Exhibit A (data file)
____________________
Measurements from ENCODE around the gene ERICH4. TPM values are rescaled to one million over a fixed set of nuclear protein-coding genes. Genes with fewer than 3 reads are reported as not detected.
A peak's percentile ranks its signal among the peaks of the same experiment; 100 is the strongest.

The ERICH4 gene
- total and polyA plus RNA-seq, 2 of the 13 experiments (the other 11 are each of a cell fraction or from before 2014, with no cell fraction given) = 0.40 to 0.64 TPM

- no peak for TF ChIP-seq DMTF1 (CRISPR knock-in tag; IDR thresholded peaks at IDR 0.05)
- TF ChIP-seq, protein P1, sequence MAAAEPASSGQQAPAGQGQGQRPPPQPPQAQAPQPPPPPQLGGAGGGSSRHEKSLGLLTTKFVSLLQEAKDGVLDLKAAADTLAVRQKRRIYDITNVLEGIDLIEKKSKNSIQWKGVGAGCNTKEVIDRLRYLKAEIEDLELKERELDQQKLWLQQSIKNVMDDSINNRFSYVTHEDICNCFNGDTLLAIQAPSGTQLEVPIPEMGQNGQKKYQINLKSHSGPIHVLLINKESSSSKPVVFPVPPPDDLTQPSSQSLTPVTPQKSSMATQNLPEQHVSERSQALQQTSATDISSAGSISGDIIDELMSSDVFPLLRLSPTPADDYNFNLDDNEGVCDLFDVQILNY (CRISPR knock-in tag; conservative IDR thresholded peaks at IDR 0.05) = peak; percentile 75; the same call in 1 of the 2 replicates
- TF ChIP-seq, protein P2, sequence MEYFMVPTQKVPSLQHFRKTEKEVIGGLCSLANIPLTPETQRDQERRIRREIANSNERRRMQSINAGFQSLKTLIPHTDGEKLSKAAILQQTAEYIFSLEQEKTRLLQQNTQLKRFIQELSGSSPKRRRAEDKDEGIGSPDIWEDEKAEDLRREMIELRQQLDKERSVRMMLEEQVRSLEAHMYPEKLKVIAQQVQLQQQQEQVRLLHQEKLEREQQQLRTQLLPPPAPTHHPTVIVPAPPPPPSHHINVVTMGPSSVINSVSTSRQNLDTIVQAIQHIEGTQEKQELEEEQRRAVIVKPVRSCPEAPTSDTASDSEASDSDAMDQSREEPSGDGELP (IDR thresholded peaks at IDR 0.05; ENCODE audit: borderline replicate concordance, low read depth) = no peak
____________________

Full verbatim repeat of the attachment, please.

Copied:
Measurements from ENCODE around the gene ERICH4. TPM values are rescaled to one million over a fixed set of nuclear protein-coding genes. Genes with fewer than 3 reads are reported as not detected.
A peak's percentile ranks its signal among the peaks of the same experiment; 100 is the strongest.

The ERICH4 gene
- total and polyA plus RNA-seq, 2 of the 13 experiments (the other 11 are each of a cell fraction or from before 2014, with no cell fraction given) = 0.40 to 0.64 TPM

- no peak for TF ChIP-seq DMTF1 (CRISPR knock-in tag; IDR thresholded peaks at IDR 0.05)
- TF ChIP-seq, protein P1, sequence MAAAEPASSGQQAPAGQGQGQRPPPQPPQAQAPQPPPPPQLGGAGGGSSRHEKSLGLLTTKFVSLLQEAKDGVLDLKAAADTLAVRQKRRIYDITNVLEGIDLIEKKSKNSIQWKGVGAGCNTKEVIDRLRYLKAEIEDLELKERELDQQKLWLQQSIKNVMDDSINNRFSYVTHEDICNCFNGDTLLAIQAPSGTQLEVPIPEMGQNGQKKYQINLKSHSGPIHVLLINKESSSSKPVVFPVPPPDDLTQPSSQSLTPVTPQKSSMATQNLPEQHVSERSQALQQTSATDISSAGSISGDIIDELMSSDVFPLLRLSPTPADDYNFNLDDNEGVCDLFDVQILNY (CRISPR knock-in tag; conservative IDR thresholded peaks at IDR 0.05) = peak; percentile 75; the same call in 1 of the 2 replicates
- TF ChIP-seq, protein P2, sequence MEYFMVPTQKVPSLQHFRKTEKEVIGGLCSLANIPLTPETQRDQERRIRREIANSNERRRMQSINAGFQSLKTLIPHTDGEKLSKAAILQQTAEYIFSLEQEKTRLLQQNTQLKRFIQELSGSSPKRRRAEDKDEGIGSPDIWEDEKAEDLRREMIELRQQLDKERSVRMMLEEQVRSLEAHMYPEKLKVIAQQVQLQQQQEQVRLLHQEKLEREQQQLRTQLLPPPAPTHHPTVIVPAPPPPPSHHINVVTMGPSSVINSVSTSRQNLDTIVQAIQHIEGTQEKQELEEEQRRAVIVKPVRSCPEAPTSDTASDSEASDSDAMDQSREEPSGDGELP (IDR thresholded peaks at IDR 0.05; ENCODE audit: borderline replicate concordance, low read depth) = no peak